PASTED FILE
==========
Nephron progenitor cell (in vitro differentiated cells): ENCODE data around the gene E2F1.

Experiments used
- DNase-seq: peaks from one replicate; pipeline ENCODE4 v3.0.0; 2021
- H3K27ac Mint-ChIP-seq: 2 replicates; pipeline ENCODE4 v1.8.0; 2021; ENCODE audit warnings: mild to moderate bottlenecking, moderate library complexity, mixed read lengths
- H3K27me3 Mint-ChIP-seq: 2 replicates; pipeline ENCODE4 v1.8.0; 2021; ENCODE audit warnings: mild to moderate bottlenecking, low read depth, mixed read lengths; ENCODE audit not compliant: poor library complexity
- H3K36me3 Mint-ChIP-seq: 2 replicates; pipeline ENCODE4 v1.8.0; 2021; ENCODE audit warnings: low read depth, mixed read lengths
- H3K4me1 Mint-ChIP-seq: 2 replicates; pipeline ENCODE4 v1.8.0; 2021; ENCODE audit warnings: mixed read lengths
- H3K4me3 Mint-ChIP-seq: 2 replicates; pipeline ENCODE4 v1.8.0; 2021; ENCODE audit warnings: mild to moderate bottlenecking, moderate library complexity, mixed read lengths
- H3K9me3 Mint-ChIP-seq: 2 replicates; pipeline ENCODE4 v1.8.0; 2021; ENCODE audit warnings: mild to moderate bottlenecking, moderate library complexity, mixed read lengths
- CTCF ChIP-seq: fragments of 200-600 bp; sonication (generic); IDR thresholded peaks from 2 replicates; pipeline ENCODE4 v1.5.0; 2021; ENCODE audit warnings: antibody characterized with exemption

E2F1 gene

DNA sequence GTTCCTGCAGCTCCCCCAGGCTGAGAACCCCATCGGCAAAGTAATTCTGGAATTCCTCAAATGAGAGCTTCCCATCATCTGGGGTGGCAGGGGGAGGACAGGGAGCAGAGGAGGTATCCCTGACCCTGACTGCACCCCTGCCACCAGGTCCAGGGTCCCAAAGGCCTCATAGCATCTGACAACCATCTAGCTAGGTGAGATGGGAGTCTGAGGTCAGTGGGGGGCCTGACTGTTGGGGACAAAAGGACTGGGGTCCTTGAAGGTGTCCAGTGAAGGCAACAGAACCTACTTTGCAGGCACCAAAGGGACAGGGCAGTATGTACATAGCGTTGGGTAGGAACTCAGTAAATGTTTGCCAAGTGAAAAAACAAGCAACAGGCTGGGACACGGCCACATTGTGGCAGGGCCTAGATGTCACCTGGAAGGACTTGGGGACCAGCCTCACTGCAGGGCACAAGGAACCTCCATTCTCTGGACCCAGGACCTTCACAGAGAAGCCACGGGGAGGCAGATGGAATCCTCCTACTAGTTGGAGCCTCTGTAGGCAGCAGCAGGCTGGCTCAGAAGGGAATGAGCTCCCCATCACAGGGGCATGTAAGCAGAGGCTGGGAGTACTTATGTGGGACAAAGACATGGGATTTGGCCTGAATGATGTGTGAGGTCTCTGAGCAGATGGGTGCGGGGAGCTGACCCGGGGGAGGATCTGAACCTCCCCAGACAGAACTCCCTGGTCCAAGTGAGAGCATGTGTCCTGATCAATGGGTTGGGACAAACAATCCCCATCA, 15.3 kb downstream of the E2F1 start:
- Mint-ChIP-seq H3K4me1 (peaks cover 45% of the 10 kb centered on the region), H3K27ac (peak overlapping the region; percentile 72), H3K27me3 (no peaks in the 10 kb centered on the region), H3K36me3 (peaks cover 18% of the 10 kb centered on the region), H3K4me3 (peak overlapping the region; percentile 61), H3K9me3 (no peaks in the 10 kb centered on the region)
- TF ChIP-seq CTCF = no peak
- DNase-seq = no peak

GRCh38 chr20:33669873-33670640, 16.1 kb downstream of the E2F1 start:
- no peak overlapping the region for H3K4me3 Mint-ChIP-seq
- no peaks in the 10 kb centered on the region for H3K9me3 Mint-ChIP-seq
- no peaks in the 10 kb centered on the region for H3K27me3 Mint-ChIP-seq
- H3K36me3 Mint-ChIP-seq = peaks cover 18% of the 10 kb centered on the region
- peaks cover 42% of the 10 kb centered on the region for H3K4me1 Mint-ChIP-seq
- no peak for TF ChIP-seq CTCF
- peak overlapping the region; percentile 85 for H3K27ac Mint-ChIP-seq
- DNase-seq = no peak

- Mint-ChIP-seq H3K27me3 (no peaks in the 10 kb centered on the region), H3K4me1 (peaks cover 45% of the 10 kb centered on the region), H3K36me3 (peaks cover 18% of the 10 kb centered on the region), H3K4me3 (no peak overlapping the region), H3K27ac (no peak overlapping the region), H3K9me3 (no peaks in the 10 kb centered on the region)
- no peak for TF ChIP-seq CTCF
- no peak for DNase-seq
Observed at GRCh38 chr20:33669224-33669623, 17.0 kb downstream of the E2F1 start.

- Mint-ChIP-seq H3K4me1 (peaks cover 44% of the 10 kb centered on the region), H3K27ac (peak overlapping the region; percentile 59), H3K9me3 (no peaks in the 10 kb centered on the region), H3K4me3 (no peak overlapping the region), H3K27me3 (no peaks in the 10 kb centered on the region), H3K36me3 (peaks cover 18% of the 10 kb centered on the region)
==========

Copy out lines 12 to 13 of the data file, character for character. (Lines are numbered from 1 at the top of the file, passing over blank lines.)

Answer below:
DNA sequence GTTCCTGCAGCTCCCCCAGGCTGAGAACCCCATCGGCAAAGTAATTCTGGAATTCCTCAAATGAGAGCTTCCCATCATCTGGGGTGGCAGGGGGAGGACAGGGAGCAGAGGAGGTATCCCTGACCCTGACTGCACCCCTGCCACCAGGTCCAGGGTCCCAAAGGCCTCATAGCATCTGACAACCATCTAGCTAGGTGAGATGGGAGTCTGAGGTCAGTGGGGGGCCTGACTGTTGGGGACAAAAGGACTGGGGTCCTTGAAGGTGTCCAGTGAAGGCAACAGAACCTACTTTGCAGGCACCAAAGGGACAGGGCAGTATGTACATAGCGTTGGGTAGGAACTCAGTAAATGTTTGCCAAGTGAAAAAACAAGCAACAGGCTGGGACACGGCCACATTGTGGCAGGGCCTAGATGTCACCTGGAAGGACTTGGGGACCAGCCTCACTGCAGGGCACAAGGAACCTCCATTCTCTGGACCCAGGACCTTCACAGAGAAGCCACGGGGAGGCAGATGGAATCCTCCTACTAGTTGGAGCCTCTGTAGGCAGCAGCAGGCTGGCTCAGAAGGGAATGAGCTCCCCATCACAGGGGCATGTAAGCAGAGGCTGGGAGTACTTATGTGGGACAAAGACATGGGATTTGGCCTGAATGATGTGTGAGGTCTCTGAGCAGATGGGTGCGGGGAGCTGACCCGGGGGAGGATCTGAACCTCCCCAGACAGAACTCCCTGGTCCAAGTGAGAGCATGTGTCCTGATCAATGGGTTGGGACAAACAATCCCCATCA, 15.3 kb downstream of the E2F1 start:
- Mint-ChIP-seq H3K4me1 (peaks cover 45% of the 10 kb centered on the region), H3K27ac (peak overlapping the region; percentile 72), H3K27me3 (no peaks in the 10 kb centered on the region), H3K36me3 (peaks cover 18% of the 10 kb centered on the region), H3K4me3 (peak overlapping the region; percentile 61), H3K9me3 (no peaks in the 10 kb centered on the region)